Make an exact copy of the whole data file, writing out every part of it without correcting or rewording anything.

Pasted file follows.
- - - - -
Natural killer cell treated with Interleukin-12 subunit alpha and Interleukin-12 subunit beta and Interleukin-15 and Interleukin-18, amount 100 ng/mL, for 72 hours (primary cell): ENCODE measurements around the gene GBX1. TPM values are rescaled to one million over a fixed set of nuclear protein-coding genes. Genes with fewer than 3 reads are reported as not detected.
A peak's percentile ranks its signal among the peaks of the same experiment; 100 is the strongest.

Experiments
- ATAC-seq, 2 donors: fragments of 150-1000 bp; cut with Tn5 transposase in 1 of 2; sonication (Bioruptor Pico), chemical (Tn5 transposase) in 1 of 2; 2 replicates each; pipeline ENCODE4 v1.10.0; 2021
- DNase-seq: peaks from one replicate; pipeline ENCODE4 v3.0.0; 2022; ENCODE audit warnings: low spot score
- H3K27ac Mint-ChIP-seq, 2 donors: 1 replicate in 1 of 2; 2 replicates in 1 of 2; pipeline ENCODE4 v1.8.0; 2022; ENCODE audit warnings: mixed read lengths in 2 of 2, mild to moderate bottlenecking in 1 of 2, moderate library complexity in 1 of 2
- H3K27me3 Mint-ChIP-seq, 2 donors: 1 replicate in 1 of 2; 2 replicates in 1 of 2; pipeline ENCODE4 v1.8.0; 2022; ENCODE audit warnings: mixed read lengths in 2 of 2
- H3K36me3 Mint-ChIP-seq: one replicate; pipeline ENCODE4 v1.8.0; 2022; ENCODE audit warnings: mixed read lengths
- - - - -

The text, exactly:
Natural killer cell treated with Interleukin-12 subunit alpha and Interleukin-12 subunit beta and Interleukin-15 and Interleukin-18, amount 100 ng/mL, for 72 hours (primary cell): ENCODE measurements around the gene GBX1. TPM values are rescaled to one million over a fixed set of nuclear protein-coding genes. Genes with fewer than 3 reads are reported as not detected.
A peak's percentile ranks its signal among the peaks of the same experiment; 100 is the strongest.

Experiments
- ATAC-seq, 2 donors: fragments of 150-1000 bp; cut with Tn5 transposase in 1 of 2; sonication (Bioruptor Pico), chemical (Tn5 transposase) in 1 of 2; 2 replicates each; pipeline ENCODE4 v1.10.0; 2021
- DNase-seq: peaks from one replicate; pipeline ENCODE4 v3.0.0; 2022; ENCODE audit warnings: low spot score
- H3K27ac Mint-ChIP-seq, 2 donors: 1 replicate in 1 of 2; 2 replicates in 1 of 2; pipeline ENCODE4 v1.8.0; 2022; ENCODE audit warnings: mixed read lengths in 2 of 2, mild to moderate bottlenecking in 1 of 2, moderate library complexity in 1 of 2
- H3K27me3 Mint-ChIP-seq, 2 donors: 1 replicate in 1 of 2; 2 replicates in 1 of 2; pipeline ENCODE4 v1.8.0; 2022; ENCODE audit warnings: mixed read lengths in 2 of 2
- H3K36me3 Mint-ChIP-seq: one replicate; pipeline ENCODE4 v1.8.0; 2022; ENCODE audit warnings: mixed read lengths